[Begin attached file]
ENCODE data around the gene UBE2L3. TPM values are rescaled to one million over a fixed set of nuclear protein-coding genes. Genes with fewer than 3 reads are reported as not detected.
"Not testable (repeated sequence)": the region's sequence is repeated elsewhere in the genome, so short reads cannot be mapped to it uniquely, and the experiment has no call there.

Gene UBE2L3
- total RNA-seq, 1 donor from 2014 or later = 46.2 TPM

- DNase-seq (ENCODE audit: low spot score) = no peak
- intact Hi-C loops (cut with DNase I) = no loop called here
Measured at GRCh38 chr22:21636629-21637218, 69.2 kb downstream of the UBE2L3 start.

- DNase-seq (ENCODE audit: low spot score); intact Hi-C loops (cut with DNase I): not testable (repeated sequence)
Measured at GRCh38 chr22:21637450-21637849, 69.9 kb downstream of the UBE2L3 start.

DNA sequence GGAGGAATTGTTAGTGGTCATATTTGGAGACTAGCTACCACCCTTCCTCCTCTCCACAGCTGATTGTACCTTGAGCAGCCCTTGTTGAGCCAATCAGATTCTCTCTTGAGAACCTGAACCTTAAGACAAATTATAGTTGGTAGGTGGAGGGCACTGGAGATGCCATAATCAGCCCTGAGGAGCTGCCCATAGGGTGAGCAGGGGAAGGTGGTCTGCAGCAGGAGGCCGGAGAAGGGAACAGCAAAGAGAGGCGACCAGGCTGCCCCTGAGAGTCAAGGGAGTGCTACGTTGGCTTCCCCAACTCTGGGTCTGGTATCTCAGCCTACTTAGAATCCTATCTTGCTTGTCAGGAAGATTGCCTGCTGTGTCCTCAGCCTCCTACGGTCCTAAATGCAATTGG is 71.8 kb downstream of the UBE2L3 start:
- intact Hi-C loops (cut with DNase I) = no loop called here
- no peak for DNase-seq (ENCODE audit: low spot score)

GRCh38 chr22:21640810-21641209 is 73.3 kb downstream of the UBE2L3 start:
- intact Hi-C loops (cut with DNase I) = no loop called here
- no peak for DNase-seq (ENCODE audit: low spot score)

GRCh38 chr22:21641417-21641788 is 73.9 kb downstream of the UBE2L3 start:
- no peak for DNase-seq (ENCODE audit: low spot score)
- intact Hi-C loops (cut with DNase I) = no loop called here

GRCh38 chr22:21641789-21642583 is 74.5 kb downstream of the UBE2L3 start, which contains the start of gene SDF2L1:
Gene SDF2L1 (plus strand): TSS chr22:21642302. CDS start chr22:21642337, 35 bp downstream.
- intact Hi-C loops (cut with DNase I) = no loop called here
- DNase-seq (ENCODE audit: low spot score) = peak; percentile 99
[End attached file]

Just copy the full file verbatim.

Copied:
ENCODE data around the gene UBE2L3. TPM values are rescaled to one million over a fixed set of nuclear protein-coding genes. Genes with fewer than 3 reads are reported as not detected.
"Not testable (repeated sequence)": the region's sequence is repeated elsewhere in the genome, so short reads cannot be mapped to it uniquely, and the experiment has no call there.

Gene UBE2L3
- total RNA-seq, 1 donor from 2014 or later = 46.2 TPM

- DNase-seq (ENCODE audit: low spot score) = no peak
- intact Hi-C loops (cut with DNase I) = no loop called here
Measured at GRCh38 chr22:21636629-21637218, 69.2 kb downstream of the UBE2L3 start.

- DNase-seq (ENCODE audit: low spot score); intact Hi-C loops (cut with DNase I): not testable (repeated sequence)
Measured at GRCh38 chr22:21637450-21637849, 69.9 kb downstream of the UBE2L3 start.

DNA sequence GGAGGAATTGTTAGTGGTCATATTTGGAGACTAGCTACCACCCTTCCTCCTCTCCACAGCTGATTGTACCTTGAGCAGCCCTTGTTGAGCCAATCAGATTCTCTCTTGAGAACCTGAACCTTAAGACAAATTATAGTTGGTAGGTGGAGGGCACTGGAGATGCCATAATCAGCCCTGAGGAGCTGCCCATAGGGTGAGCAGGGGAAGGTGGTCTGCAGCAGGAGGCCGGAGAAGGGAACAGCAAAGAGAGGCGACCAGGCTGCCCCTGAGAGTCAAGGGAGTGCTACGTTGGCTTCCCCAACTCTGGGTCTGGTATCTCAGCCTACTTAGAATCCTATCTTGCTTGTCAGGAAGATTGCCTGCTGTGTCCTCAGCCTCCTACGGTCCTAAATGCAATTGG is 71.8 kb downstream of the UBE2L3 start:
- intact Hi-C loops (cut with DNase I) = no loop called here
- no peak for DNase-seq (ENCODE audit: low spot score)

GRCh38 chr22:21640810-21641209 is 73.3 kb downstream of the UBE2L3 start:
- intact Hi-C loops (cut with DNase I) = no loop called here
- no peak for DNase-seq (ENCODE audit: low spot score)

GRCh38 chr22:21641417-21641788 is 73.9 kb downstream of the UBE2L3 start:
- no peak for DNase-seq (ENCODE audit: low spot score)
- intact Hi-C loops (cut with DNase I) = no loop called here

GRCh38 chr22:21641789-21642583 is 74.5 kb downstream of the UBE2L3 start, which contains the start of gene SDF2L1:
Gene SDF2L1 (plus strand): TSS chr22:21642302. CDS start chr22:21642337, 35 bp downstream.
- intact Hi-C loops (cut with DNase I) = no loop called here
- DNase-seq (ENCODE audit: low spot score) = peak; percentile 99